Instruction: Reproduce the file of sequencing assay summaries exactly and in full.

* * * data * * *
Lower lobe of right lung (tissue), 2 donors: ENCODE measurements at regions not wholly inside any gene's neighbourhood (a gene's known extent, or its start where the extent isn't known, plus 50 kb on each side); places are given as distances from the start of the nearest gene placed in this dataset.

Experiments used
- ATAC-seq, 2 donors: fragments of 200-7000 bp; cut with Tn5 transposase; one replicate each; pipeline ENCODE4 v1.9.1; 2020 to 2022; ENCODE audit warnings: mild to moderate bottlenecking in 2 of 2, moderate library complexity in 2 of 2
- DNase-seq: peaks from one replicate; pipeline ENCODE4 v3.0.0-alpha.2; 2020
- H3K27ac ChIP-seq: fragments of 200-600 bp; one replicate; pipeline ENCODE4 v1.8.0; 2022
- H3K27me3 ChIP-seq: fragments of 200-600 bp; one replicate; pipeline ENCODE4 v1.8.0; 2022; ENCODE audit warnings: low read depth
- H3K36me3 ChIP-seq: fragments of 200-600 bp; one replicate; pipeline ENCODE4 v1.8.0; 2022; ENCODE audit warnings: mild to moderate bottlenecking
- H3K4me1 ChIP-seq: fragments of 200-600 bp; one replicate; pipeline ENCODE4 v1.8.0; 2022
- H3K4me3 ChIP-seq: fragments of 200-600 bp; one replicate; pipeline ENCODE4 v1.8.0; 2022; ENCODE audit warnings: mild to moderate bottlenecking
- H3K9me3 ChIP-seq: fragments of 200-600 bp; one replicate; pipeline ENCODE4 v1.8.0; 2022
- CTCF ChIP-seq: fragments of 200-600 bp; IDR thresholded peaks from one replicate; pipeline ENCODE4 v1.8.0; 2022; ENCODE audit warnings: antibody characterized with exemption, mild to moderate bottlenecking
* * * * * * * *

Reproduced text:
Lower lobe of right lung (tissue), 2 donors: ENCODE measurements at regions not wholly inside any gene's neighbourhood (a gene's known extent, or its start where the extent isn't known, plus 50 kb on each side); places are given as distances from the start of the nearest gene placed in this dataset.

Experiments used
- ATAC-seq, 2 donors: fragments of 200-7000 bp; cut with Tn5 transposase; one replicate each; pipeline ENCODE4 v1.9.1; 2020 to 2022; ENCODE audit warnings: mild to moderate bottlenecking in 2 of 2, moderate library complexity in 2 of 2
- DNase-seq: peaks from one replicate; pipeline ENCODE4 v3.0.0-alpha.2; 2020
- H3K27ac ChIP-seq: fragments of 200-600 bp; one replicate; pipeline ENCODE4 v1.8.0; 2022
- H3K27me3 ChIP-seq: fragments of 200-600 bp; one replicate; pipeline ENCODE4 v1.8.0; 2022; ENCODE audit warnings: low read depth
- H3K36me3 ChIP-seq: fragments of 200-600 bp; one replicate; pipeline ENCODE4 v1.8.0; 2022; ENCODE audit warnings: mild to moderate bottlenecking
- H3K4me1 ChIP-seq: fragments of 200-600 bp; one replicate; pipeline ENCODE4 v1.8.0; 2022
- H3K4me3 ChIP-seq: fragments of 200-600 bp; one replicate; pipeline ENCODE4 v1.8.0; 2022; ENCODE audit warnings: mild to moderate bottlenecking
- H3K9me3 ChIP-seq: fragments of 200-600 bp; one replicate; pipeline ENCODE4 v1.8.0; 2022
- CTCF ChIP-seq: fragments of 200-600 bp; IDR thresholded peaks from one replicate; pipeline ENCODE4 v1.8.0; 2022; ENCODE audit warnings: antibody characterized with exemption, mild to moderate bottlenecking